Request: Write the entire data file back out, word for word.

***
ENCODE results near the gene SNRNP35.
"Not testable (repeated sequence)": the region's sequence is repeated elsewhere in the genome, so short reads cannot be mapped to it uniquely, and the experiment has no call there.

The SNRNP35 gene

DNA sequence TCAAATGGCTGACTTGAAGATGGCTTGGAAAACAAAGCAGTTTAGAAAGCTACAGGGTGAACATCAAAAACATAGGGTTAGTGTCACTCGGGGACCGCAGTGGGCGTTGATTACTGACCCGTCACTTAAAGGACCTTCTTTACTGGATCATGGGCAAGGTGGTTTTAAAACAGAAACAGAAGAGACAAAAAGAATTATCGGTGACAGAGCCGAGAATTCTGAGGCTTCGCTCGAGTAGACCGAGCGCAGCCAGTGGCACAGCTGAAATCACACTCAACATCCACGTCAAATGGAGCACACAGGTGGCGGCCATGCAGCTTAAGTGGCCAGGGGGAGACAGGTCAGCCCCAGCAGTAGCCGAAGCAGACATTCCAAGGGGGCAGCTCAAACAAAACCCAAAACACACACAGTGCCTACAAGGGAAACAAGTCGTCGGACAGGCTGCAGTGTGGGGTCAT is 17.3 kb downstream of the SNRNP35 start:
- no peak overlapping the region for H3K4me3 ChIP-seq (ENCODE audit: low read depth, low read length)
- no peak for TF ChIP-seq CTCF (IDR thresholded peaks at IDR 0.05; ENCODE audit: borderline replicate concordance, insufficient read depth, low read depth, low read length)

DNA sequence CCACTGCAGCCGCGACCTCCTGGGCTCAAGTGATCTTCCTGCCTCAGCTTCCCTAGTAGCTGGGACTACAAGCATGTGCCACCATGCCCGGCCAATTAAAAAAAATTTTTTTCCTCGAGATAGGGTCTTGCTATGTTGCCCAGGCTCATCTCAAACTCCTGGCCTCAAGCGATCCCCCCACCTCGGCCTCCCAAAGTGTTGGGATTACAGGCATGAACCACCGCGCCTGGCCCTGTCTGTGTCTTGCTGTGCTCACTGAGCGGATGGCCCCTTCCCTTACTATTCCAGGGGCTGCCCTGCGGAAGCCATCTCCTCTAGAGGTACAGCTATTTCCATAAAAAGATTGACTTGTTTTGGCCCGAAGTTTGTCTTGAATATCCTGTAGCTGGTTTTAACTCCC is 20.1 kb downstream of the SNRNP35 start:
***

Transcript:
ENCODE results near the gene SNRNP35.
"Not testable (repeated sequence)": the region's sequence is repeated elsewhere in the genome, so short reads cannot be mapped to it uniquely, and the experiment has no call there.

The SNRNP35 gene

DNA sequence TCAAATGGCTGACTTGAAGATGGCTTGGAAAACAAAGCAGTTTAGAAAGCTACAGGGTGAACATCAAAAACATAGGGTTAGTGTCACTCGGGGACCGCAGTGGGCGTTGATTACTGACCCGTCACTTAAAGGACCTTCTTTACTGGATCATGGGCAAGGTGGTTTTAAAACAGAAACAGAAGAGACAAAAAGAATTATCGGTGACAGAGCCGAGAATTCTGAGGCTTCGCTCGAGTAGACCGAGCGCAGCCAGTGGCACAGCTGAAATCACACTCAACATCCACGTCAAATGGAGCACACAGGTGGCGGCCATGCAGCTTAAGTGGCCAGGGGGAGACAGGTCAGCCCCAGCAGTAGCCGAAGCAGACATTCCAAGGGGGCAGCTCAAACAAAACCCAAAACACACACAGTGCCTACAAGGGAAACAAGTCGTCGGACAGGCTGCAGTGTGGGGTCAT is 17.3 kb downstream of the SNRNP35 start:
- no peak overlapping the region for H3K4me3 ChIP-seq (ENCODE audit: low read depth, low read length)
- no peak for TF ChIP-seq CTCF (IDR thresholded peaks at IDR 0.05; ENCODE audit: borderline replicate concordance, insufficient read depth, low read depth, low read length)

DNA sequence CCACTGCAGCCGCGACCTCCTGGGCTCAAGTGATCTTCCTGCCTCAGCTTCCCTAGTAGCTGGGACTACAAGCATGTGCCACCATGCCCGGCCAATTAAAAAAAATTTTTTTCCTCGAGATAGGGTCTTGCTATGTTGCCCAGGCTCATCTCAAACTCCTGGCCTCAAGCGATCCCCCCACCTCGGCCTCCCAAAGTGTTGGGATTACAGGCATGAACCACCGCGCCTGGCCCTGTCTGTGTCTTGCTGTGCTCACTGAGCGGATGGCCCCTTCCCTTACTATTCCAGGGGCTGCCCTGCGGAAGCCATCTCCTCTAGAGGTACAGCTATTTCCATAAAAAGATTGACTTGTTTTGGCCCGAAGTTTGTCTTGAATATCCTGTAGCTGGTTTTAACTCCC is 20.1 kb downstream of the SNRNP35 start: